A big part of these numbers are, of course, in the mobile broadband data packs made available with smartphones. It's become common for Australians to have a 'work phone' in addition to a phone for their personal usage, and smartphones are popular choices for work phones due to the access they have to the internet, maps, and other business-related work.
However, the Roy Morgan survey also suggested that a growing number of these work related mobile broadband connections are coupled with tablets, as some 248,000 Australian businesses – more than one in seven – now own or rent a tablet computer. Between them, the companies use some 478,000 tablets.
Roy Morgan did not ask the businesses what brand of tablets they use, although common market place domination suggests that the majority would be Apple iPads, particularly with Apple's huge business apps market.
However, a spokesperson suggested that Apple might need to watch their back, saying: "While the current tablet computer market is being led by the Apple iPad (iOS), Google with their open-source software platform, Android, and Microsoft with its recently launched Mobile Windows operating system (and new tablet Surface) could emerge as big winners in the business market."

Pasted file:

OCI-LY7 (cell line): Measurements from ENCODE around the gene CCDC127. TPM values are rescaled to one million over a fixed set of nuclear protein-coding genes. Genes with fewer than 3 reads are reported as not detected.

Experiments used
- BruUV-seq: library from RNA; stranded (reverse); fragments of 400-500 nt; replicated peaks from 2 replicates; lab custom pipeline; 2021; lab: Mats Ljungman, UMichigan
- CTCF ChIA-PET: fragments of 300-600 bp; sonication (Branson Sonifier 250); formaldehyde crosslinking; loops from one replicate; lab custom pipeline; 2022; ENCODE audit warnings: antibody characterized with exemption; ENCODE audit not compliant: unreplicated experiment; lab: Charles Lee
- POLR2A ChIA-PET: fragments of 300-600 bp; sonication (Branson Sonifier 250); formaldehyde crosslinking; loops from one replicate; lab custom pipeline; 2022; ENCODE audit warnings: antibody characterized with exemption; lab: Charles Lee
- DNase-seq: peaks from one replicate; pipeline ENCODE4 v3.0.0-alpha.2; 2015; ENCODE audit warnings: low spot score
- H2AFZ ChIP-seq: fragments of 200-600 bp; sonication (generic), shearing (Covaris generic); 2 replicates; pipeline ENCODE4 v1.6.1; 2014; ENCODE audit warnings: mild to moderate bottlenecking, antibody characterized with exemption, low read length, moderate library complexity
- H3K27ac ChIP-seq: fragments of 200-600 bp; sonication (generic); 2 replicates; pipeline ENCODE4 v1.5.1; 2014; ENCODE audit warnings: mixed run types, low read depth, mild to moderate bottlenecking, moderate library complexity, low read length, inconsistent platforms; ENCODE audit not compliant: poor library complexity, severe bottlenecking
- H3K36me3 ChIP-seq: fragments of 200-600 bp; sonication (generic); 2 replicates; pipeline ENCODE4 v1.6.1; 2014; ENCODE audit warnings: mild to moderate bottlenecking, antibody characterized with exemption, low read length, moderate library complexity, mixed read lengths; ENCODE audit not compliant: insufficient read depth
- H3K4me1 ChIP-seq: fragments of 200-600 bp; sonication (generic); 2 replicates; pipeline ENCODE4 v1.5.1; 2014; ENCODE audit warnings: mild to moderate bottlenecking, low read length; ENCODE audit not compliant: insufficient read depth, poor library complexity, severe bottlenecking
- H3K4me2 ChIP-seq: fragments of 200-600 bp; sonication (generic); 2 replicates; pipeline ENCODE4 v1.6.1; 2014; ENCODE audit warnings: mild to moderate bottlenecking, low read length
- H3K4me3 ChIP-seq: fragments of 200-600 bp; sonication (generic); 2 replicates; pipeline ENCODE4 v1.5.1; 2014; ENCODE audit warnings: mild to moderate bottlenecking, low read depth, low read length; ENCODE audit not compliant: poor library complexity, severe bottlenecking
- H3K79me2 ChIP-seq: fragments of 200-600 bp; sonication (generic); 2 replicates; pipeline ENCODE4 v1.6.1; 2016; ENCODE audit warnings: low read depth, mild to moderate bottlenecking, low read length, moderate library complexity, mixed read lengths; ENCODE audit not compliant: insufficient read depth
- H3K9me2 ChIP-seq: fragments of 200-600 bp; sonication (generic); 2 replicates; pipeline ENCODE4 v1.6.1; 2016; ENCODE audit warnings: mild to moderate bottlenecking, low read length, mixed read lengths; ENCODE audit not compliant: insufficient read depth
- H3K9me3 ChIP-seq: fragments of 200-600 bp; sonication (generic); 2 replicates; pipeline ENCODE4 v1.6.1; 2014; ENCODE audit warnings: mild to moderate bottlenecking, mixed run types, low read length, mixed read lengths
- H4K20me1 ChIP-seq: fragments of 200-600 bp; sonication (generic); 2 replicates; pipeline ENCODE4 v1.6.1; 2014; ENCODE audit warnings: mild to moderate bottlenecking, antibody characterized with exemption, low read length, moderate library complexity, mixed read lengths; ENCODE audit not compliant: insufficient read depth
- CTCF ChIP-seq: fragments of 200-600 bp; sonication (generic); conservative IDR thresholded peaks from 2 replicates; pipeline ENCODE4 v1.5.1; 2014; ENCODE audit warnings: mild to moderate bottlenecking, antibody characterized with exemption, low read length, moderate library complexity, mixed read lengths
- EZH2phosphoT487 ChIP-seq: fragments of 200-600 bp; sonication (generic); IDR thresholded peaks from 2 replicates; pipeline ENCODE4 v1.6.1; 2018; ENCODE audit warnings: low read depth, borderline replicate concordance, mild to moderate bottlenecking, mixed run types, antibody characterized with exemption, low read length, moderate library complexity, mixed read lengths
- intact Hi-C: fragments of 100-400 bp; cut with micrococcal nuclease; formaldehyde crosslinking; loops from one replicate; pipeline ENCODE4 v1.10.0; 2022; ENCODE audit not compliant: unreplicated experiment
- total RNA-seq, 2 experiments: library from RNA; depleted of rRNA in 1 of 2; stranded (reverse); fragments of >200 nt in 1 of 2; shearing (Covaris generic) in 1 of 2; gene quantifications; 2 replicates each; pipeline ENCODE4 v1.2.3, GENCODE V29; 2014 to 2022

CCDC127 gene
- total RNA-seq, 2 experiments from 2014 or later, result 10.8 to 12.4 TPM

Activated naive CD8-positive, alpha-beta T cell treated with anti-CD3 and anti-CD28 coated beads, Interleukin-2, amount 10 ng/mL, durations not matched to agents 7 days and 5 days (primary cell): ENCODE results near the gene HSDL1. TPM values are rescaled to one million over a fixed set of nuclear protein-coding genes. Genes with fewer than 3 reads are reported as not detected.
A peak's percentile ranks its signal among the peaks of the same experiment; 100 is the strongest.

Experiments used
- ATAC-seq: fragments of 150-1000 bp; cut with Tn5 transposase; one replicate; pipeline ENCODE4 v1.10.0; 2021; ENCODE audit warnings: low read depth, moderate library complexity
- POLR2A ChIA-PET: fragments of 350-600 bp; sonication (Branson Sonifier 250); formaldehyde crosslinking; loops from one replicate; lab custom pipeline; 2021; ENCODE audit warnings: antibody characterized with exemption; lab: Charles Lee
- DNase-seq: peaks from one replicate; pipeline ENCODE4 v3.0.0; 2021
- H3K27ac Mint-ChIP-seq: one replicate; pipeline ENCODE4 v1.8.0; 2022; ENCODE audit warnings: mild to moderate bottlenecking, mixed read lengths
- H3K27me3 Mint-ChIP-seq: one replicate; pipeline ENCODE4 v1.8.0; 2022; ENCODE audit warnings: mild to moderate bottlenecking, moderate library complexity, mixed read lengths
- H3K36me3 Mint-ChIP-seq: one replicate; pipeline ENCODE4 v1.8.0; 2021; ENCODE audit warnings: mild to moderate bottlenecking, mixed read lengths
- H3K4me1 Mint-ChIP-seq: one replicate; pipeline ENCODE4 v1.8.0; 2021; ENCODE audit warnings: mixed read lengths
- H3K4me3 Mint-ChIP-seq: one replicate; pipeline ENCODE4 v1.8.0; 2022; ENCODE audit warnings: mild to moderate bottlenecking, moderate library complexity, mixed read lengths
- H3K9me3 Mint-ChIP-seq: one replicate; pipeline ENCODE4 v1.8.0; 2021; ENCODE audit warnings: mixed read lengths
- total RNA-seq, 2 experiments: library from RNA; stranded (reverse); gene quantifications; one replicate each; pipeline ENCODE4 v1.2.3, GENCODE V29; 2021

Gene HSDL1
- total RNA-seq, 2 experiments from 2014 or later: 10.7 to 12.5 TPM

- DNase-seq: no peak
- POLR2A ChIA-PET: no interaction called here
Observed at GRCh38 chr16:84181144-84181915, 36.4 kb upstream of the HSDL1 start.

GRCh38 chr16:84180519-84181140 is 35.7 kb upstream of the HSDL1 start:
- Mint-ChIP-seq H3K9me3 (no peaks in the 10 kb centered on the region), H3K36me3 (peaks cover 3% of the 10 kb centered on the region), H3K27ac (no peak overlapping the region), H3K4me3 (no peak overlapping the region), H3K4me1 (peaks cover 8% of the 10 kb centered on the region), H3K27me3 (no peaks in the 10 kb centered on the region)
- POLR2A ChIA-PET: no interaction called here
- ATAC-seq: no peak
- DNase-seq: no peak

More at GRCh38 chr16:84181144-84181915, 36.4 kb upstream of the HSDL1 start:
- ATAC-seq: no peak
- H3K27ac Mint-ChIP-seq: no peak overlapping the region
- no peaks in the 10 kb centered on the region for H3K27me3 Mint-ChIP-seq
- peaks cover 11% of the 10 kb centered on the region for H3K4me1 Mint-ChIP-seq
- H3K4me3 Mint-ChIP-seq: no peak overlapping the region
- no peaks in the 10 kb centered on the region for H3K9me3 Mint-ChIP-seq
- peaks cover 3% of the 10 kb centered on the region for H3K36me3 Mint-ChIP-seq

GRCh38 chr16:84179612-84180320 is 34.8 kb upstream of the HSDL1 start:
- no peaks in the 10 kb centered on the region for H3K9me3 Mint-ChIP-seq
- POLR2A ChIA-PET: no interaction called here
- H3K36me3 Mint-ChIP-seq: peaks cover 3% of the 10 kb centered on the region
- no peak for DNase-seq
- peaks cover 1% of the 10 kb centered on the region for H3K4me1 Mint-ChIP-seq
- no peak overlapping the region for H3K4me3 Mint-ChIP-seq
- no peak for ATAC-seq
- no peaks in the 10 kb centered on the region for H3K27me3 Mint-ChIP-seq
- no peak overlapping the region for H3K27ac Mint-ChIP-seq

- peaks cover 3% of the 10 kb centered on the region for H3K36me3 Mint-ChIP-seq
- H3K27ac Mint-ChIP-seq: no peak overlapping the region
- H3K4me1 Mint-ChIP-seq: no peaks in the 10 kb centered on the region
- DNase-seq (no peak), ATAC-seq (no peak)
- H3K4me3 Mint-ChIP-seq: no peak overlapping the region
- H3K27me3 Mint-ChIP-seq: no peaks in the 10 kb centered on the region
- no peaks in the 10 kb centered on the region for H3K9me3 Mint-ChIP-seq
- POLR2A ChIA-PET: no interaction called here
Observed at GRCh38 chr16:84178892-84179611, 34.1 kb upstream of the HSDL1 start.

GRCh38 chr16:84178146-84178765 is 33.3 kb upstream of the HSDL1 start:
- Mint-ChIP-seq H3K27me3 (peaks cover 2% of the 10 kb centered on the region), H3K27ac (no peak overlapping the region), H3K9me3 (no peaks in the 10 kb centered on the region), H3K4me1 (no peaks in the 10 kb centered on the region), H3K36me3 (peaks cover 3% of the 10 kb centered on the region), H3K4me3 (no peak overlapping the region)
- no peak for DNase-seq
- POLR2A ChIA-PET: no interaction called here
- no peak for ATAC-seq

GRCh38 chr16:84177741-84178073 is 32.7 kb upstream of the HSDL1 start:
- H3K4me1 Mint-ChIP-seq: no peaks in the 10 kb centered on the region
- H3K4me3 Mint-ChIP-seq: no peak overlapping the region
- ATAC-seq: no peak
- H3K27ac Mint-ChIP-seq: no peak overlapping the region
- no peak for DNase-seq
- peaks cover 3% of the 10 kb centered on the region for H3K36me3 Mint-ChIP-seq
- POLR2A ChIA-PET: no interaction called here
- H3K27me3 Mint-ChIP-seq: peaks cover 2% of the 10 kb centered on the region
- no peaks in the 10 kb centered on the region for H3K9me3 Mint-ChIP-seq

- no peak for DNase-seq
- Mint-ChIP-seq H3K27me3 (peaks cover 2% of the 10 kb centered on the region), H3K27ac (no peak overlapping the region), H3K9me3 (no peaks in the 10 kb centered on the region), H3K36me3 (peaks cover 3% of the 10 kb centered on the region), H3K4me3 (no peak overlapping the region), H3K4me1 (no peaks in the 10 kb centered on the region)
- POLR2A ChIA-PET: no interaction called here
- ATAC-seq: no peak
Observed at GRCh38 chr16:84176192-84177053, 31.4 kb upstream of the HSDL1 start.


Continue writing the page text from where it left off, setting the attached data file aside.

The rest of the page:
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Once again, size did matter, as the survey showed that the larger the business, the more likely they were to have at least one tablet. Of the businesses surveyed, 46 per cent of large businesses had at least one tablet, compared to only 12 per cent of micro businesses.
Interestingly, too, the Roy Morgan report highlighted exactly which type of Australian businesses have most embraced mobile broadband connections. The finance and insurance businesses were the most likely to have a mobile broadband connection at 56 per cent of them, followed by education and training industries at 53 per cent, wholesale trade at 52 per cent, and information media and telecommunications along with the mining industry at 51 per cent.
It's clear that mobile broadband has found a place within the business world, and this is very probably part of the reason behind Western Australia's state government announcing a new $106 million Regional Mobile Communications Project (RMCP) to deliver the benefits of mobile broadband to outback Australia.
The RMCP initiative has been put in place to tackle the "tyranny of distance", using mobile broadband to connect communities across regional and remote areas, and is set to roll out over the next three years. It is supported by WA's Department of Commerce, the Department of Regional Development and Lands and, of course, Telstra.